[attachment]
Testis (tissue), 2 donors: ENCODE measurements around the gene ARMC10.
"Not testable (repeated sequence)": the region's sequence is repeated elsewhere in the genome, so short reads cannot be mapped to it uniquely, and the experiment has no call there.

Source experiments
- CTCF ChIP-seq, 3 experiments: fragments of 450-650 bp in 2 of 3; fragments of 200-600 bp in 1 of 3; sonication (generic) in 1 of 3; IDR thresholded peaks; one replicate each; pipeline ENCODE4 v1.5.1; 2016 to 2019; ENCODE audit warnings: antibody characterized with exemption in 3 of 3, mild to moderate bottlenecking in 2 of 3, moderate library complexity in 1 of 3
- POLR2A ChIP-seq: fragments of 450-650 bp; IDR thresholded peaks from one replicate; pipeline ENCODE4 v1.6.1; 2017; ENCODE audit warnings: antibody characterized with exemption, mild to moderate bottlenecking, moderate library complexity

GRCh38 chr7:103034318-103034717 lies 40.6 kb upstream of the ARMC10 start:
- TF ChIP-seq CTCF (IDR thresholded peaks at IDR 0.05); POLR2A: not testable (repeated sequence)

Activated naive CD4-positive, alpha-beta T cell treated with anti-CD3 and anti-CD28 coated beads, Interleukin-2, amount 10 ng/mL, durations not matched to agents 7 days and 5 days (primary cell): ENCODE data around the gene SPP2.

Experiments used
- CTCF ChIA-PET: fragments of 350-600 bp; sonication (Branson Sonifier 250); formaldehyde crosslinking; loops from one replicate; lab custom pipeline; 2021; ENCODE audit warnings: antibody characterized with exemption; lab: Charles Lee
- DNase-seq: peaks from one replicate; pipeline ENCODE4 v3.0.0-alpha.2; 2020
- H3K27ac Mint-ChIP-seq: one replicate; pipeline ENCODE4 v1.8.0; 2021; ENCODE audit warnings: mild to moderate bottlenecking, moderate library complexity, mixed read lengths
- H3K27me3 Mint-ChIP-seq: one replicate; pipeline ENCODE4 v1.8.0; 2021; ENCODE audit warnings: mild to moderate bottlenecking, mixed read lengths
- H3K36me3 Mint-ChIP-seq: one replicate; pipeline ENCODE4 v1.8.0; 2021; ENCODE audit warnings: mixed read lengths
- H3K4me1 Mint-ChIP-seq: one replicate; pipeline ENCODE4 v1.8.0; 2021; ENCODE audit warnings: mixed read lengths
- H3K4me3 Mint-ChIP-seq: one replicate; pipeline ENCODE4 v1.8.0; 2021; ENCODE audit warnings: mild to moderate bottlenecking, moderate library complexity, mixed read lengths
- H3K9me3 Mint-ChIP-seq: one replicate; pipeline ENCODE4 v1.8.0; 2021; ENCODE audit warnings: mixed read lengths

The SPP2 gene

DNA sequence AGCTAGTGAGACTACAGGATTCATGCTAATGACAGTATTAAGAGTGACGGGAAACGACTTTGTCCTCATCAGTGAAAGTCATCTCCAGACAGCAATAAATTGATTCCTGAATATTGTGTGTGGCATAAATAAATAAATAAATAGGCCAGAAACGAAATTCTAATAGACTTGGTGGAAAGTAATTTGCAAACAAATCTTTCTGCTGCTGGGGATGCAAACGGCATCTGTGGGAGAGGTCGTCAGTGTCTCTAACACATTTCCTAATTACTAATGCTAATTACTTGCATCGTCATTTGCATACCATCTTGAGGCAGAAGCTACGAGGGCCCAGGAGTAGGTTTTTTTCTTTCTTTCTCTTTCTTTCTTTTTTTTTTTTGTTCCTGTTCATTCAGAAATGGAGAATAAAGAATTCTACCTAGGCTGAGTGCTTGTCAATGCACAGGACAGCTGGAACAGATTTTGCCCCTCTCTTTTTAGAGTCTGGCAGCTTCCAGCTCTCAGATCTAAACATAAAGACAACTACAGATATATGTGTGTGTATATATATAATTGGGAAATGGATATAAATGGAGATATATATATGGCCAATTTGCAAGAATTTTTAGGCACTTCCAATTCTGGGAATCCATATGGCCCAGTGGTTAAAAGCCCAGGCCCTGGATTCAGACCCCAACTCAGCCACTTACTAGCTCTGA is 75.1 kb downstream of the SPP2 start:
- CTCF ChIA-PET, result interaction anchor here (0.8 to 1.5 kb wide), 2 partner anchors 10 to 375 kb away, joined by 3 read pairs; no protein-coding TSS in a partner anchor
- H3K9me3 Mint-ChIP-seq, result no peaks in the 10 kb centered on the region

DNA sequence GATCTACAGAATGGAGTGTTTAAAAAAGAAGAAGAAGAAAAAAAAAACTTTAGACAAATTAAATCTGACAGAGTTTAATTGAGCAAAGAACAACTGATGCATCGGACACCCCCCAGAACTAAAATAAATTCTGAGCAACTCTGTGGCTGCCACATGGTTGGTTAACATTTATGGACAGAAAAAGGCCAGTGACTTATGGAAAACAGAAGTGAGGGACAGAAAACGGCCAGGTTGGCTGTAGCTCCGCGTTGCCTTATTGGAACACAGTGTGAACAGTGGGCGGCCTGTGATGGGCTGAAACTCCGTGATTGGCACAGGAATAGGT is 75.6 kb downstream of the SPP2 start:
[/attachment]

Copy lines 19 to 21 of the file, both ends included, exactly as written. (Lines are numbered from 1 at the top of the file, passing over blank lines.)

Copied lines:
DNA sequence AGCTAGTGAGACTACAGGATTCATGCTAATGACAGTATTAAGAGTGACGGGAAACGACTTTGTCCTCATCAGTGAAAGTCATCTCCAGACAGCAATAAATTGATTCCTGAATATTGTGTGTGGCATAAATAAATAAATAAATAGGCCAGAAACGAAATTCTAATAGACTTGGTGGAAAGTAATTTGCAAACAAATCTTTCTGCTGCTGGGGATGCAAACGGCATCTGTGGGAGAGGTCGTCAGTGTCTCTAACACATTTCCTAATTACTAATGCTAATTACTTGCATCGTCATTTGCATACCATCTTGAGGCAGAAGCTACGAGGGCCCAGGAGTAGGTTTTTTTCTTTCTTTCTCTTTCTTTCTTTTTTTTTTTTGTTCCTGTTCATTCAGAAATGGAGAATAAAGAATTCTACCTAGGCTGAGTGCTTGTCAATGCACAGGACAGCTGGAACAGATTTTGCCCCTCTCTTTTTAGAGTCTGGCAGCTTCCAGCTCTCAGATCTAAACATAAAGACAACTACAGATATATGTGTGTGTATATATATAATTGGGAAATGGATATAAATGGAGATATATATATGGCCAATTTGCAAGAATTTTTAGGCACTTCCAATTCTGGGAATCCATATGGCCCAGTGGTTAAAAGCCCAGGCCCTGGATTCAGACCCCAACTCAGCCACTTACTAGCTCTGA is 75.1 kb downstream of the SPP2 start:
- CTCF ChIA-PET, result interaction anchor here (0.8 to 1.5 kb wide), 2 partner anchors 10 to 375 kb away, joined by 3 read pairs; no protein-coding TSS in a partner anchor
- H3K9me3 Mint-ChIP-seq, result no peaks in the 10 kb centered on the region